Kerala HC's message of harmony in ‘no criminal kidney’ ruling
There’s no “criminal kidney or criminal liver or criminal heart”, Kerala High Court has ruled while chastising an organ-transplant authorisation committee that had rejected a kidney donor because he was accused of “multiple criminal offences”.
“Human blood is passing through all of us,” Justice P.V. Kunhikrishnan observed while setting aside the committee’s order. He linked the matter to the “idea of secularism”.
The law for human organ donation should act as a “path-breaker for communal harmony and the idea of secularism”, the single-judge bench said.
“Let the Hindus, Christians, Muslims, Sikhs and even persons with criminal backgrounds donate their organs to needy people irrespective of their caste or creed or religion, or criminal background. That will be a day that was dreamed (of) by the founding fathers of our Constitution,” the August 27 judgment said.
Petitioner Radhakrishna Pillai, 54, from Kollam had approached the court on August 10 after the “district-level authorisation committee for transplantation of human organs” rejected his application for permission to accept a kidney from 38-year-old Sajeev R., his driver.
Pillai and Sajeev had furnished all the necessary permissions and documents. Sajeev had declared he was donating a kidney since he had a close relationship with Pillai, who had suffered complete renal failure.
But the committee refused permission, saying: “The donor is involved in multiple criminal offences.”
The high court said the Transplantation of Human Organs and Tissues Rules, 2014, contained no provision for rejecting the organs of a donor accused or convicted of crime.
“The only embargo... is that the donor should not be a drug addict,” the court said.
“There is no organ in the human body like a criminal kidney or criminal liver or criminal heart! There is no difference between the organ of a person with criminal antecedents and the organ of a person who has no criminal antecedents. Human blood is passing through all of us.”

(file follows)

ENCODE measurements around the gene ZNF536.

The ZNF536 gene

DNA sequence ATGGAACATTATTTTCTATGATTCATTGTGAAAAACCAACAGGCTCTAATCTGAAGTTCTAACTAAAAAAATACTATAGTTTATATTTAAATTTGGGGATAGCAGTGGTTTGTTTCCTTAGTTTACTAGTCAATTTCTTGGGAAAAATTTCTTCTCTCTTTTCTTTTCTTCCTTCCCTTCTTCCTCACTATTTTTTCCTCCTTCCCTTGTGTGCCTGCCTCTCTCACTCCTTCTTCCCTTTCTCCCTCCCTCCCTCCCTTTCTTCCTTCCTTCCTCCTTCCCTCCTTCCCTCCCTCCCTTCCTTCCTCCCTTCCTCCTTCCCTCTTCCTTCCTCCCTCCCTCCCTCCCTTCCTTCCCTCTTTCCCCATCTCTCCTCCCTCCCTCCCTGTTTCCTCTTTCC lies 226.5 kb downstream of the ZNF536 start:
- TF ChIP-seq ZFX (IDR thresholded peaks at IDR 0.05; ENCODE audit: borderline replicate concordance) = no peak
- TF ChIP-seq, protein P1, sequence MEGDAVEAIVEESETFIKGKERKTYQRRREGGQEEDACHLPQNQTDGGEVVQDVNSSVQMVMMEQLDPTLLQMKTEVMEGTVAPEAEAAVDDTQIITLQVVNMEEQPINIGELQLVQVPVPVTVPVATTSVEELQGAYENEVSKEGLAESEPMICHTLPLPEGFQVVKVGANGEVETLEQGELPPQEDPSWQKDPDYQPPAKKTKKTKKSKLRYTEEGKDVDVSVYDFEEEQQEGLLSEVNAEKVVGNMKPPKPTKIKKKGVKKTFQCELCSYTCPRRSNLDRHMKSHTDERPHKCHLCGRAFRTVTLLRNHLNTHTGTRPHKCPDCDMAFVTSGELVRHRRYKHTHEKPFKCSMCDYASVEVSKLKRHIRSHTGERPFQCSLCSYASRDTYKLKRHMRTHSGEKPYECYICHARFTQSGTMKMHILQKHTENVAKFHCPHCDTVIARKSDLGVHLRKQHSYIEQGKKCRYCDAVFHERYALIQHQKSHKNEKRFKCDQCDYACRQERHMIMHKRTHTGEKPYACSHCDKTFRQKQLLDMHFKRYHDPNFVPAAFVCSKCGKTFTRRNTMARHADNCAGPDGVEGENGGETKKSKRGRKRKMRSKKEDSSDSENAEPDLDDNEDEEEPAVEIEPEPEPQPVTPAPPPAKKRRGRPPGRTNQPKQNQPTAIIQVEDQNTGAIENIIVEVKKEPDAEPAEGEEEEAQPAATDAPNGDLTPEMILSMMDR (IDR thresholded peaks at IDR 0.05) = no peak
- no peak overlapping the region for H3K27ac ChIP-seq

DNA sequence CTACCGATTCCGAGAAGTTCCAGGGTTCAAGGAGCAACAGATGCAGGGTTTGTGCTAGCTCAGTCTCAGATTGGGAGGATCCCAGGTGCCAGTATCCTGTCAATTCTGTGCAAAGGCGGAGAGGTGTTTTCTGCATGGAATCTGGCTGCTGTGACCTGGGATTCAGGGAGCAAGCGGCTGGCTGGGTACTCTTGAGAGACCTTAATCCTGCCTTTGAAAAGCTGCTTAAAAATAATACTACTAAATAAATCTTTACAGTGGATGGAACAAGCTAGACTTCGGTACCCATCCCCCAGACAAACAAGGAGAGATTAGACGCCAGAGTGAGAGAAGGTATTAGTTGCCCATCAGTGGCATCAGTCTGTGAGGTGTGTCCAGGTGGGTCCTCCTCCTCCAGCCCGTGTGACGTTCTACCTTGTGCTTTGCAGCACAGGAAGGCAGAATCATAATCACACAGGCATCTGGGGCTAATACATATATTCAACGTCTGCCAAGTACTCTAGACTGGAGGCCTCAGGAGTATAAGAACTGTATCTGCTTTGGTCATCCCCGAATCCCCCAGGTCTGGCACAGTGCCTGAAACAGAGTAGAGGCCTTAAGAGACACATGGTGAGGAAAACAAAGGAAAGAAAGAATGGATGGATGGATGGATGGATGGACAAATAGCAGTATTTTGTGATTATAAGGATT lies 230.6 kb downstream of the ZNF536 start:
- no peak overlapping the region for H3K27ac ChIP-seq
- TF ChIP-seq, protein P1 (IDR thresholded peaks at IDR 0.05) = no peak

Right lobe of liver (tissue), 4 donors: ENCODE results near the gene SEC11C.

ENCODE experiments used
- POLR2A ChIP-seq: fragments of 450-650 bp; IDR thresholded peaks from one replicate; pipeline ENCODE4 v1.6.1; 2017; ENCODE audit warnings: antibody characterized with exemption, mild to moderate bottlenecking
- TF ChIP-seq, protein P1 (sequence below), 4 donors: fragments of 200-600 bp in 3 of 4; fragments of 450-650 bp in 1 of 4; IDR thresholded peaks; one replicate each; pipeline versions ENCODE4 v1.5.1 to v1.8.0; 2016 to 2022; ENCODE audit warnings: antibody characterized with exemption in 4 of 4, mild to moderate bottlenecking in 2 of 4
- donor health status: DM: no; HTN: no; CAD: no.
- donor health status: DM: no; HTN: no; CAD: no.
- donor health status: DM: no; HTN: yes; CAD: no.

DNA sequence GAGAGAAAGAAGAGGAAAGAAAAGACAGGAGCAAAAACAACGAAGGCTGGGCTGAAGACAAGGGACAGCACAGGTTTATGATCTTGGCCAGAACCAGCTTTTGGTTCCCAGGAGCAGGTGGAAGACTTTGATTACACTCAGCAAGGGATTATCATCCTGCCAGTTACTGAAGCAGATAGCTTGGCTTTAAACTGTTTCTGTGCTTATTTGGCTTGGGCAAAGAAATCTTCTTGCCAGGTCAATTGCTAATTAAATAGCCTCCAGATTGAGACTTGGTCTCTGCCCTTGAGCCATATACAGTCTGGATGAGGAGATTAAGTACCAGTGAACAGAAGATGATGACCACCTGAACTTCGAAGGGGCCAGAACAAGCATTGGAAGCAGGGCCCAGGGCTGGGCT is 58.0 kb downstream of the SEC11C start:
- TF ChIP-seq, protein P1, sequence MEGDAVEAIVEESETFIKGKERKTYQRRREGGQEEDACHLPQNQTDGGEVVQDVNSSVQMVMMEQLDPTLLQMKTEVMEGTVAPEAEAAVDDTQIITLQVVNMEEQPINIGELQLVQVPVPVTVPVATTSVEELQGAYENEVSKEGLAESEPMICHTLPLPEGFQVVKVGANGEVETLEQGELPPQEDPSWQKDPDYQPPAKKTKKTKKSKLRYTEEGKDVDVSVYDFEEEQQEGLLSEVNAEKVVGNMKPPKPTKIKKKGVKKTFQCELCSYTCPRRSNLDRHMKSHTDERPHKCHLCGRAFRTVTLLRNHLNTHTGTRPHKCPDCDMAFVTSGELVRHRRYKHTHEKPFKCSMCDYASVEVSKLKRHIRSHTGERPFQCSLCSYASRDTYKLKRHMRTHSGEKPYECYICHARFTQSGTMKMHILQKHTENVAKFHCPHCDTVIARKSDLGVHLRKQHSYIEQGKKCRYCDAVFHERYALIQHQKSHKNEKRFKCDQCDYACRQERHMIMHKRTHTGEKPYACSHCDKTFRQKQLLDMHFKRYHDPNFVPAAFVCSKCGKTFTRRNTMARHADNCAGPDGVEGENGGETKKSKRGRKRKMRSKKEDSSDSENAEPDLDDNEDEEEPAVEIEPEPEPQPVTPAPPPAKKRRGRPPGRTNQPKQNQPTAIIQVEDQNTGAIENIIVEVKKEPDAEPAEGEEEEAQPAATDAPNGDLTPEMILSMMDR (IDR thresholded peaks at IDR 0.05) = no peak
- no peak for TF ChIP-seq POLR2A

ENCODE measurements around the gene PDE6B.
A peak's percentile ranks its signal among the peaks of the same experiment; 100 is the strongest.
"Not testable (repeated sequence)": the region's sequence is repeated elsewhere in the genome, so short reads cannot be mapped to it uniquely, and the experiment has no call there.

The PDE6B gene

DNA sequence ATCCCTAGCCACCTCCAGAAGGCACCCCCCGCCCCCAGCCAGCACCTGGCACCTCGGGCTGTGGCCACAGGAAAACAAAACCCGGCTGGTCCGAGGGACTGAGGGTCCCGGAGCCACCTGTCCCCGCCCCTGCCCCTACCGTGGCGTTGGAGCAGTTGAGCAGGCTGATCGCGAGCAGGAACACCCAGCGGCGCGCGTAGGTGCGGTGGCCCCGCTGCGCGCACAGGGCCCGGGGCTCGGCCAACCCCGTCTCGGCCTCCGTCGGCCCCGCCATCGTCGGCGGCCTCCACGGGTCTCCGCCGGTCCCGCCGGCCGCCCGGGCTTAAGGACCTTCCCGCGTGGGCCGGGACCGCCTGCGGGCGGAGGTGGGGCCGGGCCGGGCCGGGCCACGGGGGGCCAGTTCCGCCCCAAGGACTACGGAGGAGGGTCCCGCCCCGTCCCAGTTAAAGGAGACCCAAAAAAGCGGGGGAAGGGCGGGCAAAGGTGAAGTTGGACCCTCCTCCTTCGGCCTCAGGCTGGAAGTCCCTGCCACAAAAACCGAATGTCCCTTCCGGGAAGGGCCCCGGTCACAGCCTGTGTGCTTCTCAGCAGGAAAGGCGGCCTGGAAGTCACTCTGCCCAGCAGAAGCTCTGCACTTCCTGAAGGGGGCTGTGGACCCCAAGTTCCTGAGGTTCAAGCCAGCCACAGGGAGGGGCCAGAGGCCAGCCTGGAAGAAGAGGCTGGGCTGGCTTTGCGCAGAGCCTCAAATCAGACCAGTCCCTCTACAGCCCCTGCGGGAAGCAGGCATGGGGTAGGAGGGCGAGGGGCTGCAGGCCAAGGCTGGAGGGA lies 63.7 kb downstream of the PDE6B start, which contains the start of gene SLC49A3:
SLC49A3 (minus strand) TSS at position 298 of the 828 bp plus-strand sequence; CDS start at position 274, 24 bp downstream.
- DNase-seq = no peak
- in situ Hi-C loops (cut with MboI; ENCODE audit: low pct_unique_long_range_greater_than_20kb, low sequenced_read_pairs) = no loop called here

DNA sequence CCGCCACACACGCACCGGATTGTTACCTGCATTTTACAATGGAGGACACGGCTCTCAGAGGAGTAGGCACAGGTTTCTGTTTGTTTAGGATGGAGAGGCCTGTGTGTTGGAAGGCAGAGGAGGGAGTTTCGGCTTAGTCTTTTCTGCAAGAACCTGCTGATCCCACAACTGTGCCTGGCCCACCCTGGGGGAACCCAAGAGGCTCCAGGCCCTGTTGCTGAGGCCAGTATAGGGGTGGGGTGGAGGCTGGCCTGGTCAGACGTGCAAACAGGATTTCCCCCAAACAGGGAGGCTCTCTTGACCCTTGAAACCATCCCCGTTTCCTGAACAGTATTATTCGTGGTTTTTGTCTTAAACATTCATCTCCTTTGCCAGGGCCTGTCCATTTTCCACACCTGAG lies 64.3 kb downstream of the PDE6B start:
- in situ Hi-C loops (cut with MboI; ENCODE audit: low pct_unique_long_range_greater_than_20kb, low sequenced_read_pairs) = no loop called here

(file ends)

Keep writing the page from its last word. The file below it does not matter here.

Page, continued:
It slammed the authorisation committee: “If these types of reasons are taken for rejecting the applications by the authorisation committee, a murderer, a thief or a person who is involved in some minor criminal offences cannot donate organs voluntarily.”
The only conclusion to be drawn from the committee’s position is that it believes “the criminal behaviour of the donor will percolate to the person who accepts the organs”, the court said.
“What sort of reasoning is this? No person with common sense can agree with (it),” the court noted, adding that the committee had gone “beyond their jurisdiction” in rejecting the application.
The court directed the Kerala chief secretary to order the authorities concerned to speed up organ-donation applications.
It stressed that the purpose of having organ-donation rules was to check commercial interest in donations. It urged the authorities to spread awareness to encourage organ donation in India.
“Some statistics say that organ donation in India is very poor, around 0.3/million population, as compared to some western countries where it is as high as 36/million,” the judgment said.
C.M. Mohammed Iquabal, the petitioner’s counsel, told The Telegraph the “criminal antecedents” of the would-be donor were limited to a case relating to a physical fight with a neighbour.
He said the objective of the organ-donation law was to protect poor and less educated people from being cheated by agents or others into donating organs.
“The law in no way stops someone volunteering to donate an organ,” he said.